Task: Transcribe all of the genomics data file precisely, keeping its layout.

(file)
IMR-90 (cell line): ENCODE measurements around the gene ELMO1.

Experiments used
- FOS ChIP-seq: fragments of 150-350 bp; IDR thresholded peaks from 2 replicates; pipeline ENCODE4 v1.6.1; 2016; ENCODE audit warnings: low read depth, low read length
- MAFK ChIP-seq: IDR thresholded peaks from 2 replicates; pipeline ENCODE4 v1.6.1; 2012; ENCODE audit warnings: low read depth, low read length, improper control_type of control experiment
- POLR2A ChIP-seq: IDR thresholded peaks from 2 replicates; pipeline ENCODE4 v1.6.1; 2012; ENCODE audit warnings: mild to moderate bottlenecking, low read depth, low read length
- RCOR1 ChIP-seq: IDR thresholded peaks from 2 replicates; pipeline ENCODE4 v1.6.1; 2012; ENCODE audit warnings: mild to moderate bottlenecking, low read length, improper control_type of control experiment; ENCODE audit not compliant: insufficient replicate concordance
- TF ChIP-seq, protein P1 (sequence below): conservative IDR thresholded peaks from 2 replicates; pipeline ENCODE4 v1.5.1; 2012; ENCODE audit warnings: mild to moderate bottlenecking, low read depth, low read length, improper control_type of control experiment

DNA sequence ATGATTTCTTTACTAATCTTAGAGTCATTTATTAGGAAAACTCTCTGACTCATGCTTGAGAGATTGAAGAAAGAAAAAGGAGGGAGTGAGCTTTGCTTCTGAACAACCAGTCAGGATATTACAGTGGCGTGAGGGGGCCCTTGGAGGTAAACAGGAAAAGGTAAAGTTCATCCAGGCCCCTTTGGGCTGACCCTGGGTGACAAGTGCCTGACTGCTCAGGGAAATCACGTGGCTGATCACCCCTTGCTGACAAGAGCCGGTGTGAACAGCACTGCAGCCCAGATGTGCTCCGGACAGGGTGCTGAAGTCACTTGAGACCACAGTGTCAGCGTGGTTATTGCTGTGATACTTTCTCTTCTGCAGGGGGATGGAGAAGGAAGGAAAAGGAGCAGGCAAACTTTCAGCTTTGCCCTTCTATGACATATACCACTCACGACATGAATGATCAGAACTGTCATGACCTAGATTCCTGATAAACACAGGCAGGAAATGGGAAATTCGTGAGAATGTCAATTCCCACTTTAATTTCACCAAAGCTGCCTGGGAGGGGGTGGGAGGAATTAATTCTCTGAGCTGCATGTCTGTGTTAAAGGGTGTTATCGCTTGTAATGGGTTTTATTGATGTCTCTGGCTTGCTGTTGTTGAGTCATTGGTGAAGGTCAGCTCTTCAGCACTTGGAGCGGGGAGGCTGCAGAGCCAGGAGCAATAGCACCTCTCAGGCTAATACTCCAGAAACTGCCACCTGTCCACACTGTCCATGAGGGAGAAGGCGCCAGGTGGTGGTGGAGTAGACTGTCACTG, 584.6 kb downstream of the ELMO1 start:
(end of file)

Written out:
IMR-90 (cell line): ENCODE measurements around the gene ELMO1.

Experiments used
- FOS ChIP-seq: fragments of 150-350 bp; IDR thresholded peaks from 2 replicates; pipeline ENCODE4 v1.6.1; 2016; ENCODE audit warnings: low read depth, low read length
- MAFK ChIP-seq: IDR thresholded peaks from 2 replicates; pipeline ENCODE4 v1.6.1; 2012; ENCODE audit warnings: low read depth, low read length, improper control_type of control experiment
- POLR2A ChIP-seq: IDR thresholded peaks from 2 replicates; pipeline ENCODE4 v1.6.1; 2012; ENCODE audit warnings: mild to moderate bottlenecking, low read depth, low read length
- RCOR1 ChIP-seq: IDR thresholded peaks from 2 replicates; pipeline ENCODE4 v1.6.1; 2012; ENCODE audit warnings: mild to moderate bottlenecking, low read length, improper control_type of control experiment; ENCODE audit not compliant: insufficient replicate concordance
- TF ChIP-seq, protein P1 (sequence below): conservative IDR thresholded peaks from 2 replicates; pipeline ENCODE4 v1.5.1; 2012; ENCODE audit warnings: mild to moderate bottlenecking, low read depth, low read length, improper control_type of control experiment

DNA sequence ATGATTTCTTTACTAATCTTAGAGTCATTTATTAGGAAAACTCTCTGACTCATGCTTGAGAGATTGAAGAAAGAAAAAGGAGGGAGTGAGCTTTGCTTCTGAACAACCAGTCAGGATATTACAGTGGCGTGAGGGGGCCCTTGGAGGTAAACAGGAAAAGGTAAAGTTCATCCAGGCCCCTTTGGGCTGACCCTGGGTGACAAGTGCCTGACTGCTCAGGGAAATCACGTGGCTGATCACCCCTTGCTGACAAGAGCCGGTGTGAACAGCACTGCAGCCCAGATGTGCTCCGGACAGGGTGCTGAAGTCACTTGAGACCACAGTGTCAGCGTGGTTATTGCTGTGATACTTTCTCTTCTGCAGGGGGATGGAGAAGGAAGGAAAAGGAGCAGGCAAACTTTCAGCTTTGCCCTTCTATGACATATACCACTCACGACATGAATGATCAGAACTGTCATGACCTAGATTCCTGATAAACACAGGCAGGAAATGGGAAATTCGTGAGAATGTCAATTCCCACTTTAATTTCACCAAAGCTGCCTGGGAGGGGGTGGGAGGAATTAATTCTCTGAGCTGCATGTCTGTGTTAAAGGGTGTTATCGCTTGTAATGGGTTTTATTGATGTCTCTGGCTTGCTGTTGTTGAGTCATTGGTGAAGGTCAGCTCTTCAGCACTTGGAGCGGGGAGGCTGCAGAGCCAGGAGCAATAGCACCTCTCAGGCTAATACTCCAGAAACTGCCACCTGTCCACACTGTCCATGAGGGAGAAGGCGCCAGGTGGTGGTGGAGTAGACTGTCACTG, 584.6 kb downstream of the ELMO1 start: